Bioinformatics in the Post-genomic Era: Genome, Transcriptome, Proteome, and Information-based Medicine

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Addison-Wesley, 2005 - Computers - 388 pages
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Although back pain is common, the fix isn't. Take Back Your Back shows you how to diagnose and manage your particular back pain and alerts you to red flags and often-misdiagnosed issues that may worsen your condition.

--Do you have non-radiating pain on one side of the spine? Your issue may be Muscle Injury, and you need to control inflammation.

--Does your pain shoot down the leg? You may have a Slipped Disc that requires physical therapy and possibly surgery.

--Does your pain worsen with sitting and ease off with walking? You may have Sciatic Nerve Compression and need special stretching exercises.

Leading back pain expert Beth Murinson, M.D., director of pain education at Johns Hopkins School of Medicine, brings together the latest science on back pain diagnosis and treatment from medications and surgical procedures to traditional physical therapy to alternative modalities such as acupuncture, meditation, and water and inversion therapies that are showing promise.

For each condition and procedure, you'll learn what to expect in the hospital or the doctor's office, what self-therapy solutions you can do on your own, and when to seek out intervention. Detailed illustrations and easy-to-understand descriptions help you select the best treatment options to improve your unique type of back pain and live a back-healthy life.

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Toward Personalized Medicine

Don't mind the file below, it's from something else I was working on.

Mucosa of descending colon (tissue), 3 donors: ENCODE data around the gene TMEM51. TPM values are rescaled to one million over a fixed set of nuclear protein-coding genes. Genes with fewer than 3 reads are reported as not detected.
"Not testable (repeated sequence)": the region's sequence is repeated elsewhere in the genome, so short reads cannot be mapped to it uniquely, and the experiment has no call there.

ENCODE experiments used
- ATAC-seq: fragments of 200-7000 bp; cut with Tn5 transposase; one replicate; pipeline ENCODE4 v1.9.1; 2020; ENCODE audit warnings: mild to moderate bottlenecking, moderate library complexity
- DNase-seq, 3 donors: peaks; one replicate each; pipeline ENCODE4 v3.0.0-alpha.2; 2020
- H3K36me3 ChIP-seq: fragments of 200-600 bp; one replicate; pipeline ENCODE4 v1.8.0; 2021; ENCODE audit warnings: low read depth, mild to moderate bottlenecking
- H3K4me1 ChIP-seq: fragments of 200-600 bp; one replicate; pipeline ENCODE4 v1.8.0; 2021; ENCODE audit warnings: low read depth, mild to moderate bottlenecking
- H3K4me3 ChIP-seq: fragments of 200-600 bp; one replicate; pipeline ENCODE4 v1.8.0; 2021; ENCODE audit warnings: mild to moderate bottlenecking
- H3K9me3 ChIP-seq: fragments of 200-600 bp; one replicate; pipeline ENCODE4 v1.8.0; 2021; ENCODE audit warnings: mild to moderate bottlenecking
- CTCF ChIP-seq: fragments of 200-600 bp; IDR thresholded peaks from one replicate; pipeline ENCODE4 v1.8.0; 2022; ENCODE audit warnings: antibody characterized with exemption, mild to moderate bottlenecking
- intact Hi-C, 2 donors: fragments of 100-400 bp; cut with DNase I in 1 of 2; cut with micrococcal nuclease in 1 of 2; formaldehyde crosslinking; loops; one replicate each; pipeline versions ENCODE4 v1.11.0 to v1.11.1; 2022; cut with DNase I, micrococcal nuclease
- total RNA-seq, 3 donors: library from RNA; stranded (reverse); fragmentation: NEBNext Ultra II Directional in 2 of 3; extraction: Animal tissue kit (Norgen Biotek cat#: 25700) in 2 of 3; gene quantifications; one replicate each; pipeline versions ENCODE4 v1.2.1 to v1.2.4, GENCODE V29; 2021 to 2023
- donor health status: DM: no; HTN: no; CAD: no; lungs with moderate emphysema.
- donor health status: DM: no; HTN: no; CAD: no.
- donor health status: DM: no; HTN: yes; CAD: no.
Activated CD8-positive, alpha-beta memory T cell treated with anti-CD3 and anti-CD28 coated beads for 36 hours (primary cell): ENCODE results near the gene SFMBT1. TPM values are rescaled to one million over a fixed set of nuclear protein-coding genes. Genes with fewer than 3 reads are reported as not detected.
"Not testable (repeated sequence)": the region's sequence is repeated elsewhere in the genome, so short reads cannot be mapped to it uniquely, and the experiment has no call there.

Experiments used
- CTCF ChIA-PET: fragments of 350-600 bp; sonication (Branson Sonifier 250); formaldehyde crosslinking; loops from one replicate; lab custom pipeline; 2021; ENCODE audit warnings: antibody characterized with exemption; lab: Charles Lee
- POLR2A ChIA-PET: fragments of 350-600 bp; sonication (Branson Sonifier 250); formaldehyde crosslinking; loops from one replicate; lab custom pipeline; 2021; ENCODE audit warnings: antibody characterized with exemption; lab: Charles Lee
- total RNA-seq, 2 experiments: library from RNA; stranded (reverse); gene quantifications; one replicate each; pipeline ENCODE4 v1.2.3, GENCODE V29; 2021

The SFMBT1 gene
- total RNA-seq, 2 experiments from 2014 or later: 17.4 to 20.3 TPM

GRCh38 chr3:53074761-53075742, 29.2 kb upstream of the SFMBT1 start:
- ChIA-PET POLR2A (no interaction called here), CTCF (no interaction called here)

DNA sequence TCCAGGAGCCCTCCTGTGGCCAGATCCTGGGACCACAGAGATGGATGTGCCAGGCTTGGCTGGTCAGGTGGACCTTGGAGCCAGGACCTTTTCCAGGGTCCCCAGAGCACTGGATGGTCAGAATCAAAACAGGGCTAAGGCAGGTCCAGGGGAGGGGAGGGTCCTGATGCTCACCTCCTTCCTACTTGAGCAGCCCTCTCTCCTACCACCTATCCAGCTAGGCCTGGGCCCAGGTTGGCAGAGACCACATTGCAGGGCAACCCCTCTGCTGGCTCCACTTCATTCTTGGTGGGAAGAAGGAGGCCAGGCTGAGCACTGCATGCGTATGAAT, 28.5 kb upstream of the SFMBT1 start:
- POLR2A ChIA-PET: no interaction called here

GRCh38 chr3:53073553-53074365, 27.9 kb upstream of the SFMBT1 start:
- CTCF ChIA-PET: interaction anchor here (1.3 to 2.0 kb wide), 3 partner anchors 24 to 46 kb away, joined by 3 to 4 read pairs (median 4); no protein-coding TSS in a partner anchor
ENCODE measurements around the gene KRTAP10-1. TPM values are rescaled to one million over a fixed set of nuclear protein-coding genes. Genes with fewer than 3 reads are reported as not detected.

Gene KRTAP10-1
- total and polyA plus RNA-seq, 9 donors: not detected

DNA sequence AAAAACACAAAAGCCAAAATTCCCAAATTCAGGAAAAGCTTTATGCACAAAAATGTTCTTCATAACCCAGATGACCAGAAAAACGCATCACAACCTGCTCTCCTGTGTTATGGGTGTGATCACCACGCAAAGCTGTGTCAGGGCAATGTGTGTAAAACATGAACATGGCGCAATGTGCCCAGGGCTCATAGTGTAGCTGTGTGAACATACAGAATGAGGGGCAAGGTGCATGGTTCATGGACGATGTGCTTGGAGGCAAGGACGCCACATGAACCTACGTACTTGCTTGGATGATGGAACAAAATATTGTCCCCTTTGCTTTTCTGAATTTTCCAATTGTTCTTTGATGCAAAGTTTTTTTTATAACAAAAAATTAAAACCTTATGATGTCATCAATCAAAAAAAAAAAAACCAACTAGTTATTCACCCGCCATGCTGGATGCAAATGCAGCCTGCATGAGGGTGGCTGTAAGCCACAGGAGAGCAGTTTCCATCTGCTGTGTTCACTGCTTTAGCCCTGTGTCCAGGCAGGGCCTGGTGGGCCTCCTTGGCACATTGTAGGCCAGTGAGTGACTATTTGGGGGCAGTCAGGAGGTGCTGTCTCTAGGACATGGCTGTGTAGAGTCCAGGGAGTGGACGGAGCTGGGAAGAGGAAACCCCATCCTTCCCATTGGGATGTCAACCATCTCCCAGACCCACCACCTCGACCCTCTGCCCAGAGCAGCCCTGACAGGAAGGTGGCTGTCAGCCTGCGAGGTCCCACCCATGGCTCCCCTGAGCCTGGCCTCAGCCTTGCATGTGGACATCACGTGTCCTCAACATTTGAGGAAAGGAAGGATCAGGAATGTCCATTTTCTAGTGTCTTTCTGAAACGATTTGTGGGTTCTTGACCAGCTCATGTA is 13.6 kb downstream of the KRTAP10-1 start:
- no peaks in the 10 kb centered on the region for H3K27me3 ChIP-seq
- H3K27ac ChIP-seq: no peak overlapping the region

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About the author (2005)

Jeff Augen has a 20-year history in information technology and computational biology. Most recently, as President and CEO of the technical computing software company TurboWorx Inc., Jeff has focused on the design of parallel computing solutions for biomedical research and drug discovery. In his former position as the Director of Strategy for IBM's Life Sciences Division, Jeff was responsible for the company's entry into several new areas of the life sciences computing market including, most notably, information-based medicine. He is a frequent speaker at industry events, a member of several editorial boards, and an author of many recent review articles and editorials, in addition to a chapter on computational biology for Anti-Cancer Drug Development; Lippincott 2003.

Augen's academic background includes graduate and undergraduate degrees in Biochemistry and Molecular Biology from the University of Texas and Rice University, respectively. His thesis research involved the development of algorithms for predicting protein tertiary structure.

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